As far as more powerful UV lights, in the past I came across online how some get used medical equipment called "Transilluminators" and modify them for fluorescent mineral use, nice, but still a little pricey for me Just did a search to find an article on that and here it one I found:

https://www.minershop.com/technology...silluminators/

As far as rocks in my yard there are some I just decided to leave outside like this one I have to mow around and use the weed-wacker to trim close to it (I should have put a yardstick in the pic, the big part of the outcrop might be about 3 feet or so, wonder how deep it goes ?)
Attachment 485023

This one is just over our property line by the woods
Attachment 485024

Here's a few more big rocks in our yard, I used two of them for where we put our previous beloved dog Angel (she lived for about 15 years after we adopted her)
Attachment 485025

The next two pics are the un-fancy labels on the display boxes.
Attachment 485026

Attachment 485027
I was just thinking of a neat mineral hunting site I wish was closer:

Diamond Hill Mine

https://diamondhillmine.com/gallery/

There is a fee, but it is a very modest fee:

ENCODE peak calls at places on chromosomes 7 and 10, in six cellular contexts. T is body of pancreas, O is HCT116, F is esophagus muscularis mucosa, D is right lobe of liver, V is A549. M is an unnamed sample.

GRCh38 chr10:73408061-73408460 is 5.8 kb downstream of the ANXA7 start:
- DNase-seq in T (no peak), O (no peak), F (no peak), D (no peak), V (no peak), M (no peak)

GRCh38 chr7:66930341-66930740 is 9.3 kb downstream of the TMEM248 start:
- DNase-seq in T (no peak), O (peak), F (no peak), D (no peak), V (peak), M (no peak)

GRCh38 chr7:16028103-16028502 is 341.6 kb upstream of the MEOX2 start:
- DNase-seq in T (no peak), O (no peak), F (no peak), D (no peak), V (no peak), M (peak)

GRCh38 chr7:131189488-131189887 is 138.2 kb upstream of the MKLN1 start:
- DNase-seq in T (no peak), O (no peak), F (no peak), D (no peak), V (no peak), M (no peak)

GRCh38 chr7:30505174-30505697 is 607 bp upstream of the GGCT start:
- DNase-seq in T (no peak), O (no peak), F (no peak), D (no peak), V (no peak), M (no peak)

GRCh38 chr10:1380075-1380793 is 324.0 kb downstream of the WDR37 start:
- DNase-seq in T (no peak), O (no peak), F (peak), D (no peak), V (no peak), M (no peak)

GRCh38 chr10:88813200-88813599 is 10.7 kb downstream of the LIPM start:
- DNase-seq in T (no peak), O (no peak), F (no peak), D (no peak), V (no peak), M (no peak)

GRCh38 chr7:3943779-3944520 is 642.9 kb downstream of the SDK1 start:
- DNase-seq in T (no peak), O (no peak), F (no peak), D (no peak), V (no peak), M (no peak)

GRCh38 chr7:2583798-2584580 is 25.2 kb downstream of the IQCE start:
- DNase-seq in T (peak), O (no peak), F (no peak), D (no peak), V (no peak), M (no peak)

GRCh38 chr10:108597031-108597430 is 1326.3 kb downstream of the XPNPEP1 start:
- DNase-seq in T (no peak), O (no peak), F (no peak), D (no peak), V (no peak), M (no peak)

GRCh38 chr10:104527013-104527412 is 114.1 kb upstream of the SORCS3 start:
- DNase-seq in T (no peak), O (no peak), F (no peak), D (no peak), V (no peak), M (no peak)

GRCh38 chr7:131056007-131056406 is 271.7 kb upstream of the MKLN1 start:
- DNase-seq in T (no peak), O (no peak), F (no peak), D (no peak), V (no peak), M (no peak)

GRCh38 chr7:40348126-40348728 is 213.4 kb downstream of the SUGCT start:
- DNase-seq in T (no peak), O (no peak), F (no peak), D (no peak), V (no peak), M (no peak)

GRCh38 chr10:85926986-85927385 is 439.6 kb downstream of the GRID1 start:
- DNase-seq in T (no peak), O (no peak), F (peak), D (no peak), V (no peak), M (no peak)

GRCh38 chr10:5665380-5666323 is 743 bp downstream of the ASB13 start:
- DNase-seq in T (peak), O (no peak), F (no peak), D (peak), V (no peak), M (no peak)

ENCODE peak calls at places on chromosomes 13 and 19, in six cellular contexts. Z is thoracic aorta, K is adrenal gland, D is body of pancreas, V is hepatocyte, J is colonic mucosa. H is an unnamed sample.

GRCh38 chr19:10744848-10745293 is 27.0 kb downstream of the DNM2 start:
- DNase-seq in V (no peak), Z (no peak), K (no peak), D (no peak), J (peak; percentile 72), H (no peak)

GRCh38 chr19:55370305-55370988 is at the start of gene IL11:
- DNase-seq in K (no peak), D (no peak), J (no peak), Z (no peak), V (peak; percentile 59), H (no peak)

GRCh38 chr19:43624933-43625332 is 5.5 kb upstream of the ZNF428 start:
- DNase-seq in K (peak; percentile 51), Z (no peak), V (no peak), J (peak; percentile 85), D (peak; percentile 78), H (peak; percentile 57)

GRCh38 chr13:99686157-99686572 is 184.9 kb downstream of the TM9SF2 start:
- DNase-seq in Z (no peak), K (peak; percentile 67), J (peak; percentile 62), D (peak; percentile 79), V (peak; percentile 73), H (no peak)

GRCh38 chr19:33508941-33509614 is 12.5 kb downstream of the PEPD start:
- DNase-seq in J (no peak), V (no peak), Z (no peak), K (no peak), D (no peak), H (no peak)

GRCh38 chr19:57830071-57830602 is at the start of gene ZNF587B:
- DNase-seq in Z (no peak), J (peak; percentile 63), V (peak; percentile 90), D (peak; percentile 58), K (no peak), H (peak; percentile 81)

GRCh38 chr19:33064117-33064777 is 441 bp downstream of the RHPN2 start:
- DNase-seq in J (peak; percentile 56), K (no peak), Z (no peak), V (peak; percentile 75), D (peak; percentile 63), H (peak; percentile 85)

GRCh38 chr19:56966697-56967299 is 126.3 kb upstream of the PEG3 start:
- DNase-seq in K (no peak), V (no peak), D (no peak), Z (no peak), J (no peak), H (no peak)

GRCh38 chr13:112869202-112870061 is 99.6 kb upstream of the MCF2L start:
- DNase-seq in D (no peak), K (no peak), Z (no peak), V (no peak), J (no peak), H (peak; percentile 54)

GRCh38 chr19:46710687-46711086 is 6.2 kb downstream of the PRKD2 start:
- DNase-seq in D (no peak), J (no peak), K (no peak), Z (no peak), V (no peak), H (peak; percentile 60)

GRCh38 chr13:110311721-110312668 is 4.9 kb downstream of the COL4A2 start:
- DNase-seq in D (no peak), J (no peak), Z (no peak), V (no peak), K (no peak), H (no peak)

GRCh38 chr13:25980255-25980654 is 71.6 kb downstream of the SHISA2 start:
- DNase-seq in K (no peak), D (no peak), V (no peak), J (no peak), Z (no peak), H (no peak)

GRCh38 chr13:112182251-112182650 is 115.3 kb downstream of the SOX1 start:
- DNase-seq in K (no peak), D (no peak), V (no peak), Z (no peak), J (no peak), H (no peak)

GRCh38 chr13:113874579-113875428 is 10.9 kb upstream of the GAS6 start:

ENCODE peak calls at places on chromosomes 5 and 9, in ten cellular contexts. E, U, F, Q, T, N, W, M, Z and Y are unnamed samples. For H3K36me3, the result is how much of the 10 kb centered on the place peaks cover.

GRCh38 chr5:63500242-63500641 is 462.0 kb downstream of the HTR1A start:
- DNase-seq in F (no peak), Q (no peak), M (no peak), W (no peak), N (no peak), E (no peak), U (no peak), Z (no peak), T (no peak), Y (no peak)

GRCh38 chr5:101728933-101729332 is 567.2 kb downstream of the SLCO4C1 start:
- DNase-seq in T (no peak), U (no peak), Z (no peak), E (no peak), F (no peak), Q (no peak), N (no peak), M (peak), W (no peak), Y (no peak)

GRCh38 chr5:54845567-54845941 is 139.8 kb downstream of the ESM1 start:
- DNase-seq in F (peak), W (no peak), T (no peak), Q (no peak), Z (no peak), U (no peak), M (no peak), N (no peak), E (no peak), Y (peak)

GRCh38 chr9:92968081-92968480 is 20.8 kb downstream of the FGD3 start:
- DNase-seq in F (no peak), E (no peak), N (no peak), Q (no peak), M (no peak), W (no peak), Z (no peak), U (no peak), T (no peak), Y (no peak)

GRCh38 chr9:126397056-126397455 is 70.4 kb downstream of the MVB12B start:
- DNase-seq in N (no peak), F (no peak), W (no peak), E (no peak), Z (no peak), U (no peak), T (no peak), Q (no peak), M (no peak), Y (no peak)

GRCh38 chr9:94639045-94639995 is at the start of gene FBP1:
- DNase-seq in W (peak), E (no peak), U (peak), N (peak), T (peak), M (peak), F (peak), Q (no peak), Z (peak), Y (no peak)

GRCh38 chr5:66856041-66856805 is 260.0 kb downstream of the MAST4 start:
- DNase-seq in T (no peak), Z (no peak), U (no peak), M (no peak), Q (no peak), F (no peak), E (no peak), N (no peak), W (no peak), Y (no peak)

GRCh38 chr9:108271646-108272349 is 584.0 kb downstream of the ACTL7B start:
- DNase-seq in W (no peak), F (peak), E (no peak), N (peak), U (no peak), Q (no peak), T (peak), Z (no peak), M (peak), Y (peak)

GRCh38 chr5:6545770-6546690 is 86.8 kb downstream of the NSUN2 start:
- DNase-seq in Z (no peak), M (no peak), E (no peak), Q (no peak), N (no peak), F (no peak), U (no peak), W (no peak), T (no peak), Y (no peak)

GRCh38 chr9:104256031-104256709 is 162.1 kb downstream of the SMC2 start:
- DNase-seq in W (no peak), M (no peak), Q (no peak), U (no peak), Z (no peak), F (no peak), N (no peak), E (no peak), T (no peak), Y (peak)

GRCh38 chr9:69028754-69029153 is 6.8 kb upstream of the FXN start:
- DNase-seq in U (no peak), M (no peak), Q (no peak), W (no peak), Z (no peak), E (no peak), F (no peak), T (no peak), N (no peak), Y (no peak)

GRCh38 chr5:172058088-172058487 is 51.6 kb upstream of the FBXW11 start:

https://diamondhillmine.com/info-cost/

Rules, fee, hours, ect at the above link, which also includes the following:

Here at the Diamond Hill Mine you will have a rare opportunity to collect your own crystals. We do not “salt” the piles. Its “unsalted”, meaning everything you will find came from this actual mine. We have 6+ acres of dirt that is loaded with quartz crystals to surface collect or to dig through.
(end quote)

__________________
Gary
Minelab Equinox 800, Bounty Hunter Tracker IV, Garrett Pro-Pointer AT, Lesche hand digger, Sampson 31" T-Handle Shovel, Cen-Tech Pinpointer
hobbies: astronomy, rockhounding, fluorescent minerals and UV lights, green screening
John 3:5__Acts 2:38__Acts 19:1-7
Navy Vet

Reply With Quote


Reply


Thread Tools
Display Modes

Forum Jump


All times are GMT -4. The time now is 09:37 PM.


Powered by vBulletin® Version 3.8.9
Copyright ©2000 - 2021, vBulletin Solutions, Inc.